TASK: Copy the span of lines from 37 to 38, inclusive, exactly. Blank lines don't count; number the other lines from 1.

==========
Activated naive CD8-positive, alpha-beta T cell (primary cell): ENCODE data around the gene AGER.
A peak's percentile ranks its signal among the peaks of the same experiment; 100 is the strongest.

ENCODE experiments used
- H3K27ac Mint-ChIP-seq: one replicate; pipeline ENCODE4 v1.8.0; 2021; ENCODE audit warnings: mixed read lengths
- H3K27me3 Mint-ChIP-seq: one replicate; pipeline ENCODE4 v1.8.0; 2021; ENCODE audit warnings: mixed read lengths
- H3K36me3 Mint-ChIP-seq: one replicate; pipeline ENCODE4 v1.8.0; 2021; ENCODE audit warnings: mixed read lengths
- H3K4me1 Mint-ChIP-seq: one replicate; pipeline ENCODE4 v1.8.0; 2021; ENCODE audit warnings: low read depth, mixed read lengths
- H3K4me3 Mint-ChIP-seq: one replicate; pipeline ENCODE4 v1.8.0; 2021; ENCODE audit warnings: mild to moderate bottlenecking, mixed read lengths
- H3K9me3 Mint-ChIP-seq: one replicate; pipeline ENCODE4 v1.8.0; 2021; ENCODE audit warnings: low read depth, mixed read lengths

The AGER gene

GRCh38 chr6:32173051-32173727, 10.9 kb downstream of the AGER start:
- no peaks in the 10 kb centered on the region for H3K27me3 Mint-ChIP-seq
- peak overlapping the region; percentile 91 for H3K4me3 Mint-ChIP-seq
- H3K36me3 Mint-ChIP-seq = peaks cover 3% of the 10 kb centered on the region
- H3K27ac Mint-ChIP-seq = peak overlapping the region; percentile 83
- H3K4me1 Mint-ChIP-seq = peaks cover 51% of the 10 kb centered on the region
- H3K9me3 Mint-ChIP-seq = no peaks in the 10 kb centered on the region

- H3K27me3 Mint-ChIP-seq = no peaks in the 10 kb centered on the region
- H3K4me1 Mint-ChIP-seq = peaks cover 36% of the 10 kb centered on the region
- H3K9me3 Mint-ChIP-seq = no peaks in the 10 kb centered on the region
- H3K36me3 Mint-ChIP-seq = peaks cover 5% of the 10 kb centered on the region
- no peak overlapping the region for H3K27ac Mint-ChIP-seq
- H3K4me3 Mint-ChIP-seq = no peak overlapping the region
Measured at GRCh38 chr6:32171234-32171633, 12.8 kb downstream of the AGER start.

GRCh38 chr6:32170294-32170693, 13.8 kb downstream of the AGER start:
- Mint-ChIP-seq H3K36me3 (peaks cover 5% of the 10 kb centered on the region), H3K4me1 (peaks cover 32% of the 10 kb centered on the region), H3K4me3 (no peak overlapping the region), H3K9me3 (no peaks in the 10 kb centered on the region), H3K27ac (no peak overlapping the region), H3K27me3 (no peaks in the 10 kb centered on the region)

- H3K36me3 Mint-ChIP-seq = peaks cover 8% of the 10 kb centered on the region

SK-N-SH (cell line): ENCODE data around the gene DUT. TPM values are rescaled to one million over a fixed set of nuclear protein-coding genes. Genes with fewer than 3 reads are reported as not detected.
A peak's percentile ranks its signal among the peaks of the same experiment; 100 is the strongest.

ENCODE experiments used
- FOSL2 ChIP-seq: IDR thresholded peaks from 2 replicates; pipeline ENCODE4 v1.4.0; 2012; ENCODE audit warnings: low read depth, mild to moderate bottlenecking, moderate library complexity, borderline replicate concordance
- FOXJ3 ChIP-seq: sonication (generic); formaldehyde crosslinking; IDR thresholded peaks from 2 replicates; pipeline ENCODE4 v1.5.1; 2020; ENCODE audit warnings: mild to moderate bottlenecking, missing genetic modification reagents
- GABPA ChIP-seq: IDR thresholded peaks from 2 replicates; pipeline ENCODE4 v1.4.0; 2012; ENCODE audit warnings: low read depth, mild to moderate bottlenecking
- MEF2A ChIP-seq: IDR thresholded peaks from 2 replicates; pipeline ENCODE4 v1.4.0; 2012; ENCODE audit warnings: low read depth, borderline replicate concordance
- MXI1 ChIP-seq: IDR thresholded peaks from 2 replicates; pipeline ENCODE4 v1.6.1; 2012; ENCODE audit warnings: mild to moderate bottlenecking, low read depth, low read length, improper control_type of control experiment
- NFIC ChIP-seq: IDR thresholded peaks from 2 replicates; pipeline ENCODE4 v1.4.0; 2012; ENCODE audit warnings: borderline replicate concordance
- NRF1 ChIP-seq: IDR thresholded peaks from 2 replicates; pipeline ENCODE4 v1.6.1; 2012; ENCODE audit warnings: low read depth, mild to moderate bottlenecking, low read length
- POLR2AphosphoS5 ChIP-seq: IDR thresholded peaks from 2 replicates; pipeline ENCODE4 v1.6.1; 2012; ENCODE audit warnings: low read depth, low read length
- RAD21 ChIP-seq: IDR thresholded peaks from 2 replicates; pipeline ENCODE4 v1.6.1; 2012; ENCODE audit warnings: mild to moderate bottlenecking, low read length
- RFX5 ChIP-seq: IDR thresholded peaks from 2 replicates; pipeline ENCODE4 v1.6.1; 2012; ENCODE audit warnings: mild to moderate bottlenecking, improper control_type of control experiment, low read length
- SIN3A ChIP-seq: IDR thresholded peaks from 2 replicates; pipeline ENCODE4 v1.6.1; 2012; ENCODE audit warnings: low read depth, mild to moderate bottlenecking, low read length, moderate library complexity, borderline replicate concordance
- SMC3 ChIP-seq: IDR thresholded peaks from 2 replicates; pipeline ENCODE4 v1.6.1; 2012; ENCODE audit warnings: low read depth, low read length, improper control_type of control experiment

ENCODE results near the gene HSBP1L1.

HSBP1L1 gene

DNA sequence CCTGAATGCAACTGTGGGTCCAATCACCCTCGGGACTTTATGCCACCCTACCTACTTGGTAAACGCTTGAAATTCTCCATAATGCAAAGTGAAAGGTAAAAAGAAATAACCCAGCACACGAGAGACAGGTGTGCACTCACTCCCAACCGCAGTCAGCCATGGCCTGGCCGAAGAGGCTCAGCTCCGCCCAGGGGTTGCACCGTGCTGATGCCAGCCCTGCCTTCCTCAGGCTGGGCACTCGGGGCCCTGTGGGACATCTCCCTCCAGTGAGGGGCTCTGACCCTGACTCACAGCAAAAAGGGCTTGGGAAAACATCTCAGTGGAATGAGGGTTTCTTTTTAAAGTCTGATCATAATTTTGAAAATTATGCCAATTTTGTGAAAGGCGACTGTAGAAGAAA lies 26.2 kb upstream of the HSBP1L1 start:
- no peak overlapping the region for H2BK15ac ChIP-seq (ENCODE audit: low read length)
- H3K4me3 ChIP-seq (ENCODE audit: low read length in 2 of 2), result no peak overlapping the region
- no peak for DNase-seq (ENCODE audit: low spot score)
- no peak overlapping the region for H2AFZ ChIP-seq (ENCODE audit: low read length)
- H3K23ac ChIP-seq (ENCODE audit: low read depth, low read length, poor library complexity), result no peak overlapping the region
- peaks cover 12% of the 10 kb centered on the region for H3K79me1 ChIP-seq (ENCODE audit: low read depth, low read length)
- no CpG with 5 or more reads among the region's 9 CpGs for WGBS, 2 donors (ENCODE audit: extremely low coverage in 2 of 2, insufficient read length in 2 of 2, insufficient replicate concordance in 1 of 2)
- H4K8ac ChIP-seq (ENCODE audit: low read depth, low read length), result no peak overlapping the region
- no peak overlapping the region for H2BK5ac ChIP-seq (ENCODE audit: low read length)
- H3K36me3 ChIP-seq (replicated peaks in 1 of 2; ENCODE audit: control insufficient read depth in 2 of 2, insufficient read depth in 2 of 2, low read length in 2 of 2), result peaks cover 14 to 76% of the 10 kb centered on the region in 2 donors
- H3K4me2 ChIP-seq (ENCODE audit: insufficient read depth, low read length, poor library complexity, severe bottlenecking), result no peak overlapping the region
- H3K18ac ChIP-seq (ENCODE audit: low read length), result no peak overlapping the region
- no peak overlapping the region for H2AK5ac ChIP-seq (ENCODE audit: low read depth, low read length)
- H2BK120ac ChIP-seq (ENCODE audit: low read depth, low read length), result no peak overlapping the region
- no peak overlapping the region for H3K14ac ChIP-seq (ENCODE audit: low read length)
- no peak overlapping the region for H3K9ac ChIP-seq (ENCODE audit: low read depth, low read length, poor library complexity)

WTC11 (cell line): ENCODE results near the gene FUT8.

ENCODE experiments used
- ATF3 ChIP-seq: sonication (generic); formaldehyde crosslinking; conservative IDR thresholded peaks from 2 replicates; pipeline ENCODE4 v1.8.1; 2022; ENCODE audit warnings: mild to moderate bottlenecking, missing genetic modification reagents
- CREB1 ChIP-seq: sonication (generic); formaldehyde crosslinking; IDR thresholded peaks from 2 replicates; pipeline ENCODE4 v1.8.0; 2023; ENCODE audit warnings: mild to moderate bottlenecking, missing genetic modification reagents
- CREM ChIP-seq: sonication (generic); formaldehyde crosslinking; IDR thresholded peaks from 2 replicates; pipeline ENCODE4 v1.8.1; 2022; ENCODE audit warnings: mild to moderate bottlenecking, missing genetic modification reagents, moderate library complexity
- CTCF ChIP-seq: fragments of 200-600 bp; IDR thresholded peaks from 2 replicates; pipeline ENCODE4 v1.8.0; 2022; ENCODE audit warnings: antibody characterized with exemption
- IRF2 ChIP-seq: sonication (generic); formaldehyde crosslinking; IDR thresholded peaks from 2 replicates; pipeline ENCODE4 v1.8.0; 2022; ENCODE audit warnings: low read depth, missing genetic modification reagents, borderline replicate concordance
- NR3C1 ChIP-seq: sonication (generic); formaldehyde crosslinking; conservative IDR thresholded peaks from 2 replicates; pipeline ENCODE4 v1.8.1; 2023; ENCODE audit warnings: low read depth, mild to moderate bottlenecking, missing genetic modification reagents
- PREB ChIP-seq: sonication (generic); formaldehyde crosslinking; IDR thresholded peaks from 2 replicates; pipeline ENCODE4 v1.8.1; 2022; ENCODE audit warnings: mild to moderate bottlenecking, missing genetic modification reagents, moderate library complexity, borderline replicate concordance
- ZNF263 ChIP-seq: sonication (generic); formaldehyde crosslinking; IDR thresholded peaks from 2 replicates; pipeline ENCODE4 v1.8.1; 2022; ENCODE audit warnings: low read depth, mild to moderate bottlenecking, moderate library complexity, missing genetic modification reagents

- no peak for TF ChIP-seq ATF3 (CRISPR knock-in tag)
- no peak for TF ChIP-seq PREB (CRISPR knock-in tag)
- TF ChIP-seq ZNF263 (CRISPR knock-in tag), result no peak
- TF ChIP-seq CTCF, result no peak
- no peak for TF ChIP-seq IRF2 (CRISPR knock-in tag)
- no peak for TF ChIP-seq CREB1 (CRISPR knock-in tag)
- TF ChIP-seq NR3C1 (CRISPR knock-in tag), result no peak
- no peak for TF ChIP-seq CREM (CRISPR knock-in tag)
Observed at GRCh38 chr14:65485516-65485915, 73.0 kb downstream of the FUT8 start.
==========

- NRF1 ChIP-seq: IDR thresholded peaks from 2 replicates; pipeline ENCODE4 v1.6.1; 2012; ENCODE audit warnings: low read depth, mild to moderate bottlenecking, low read length
- POLR2AphosphoS5 ChIP-seq: IDR thresholded peaks from 2 replicates; pipeline ENCODE4 v1.6.1; 2012; ENCODE audit warnings: low read depth, low read length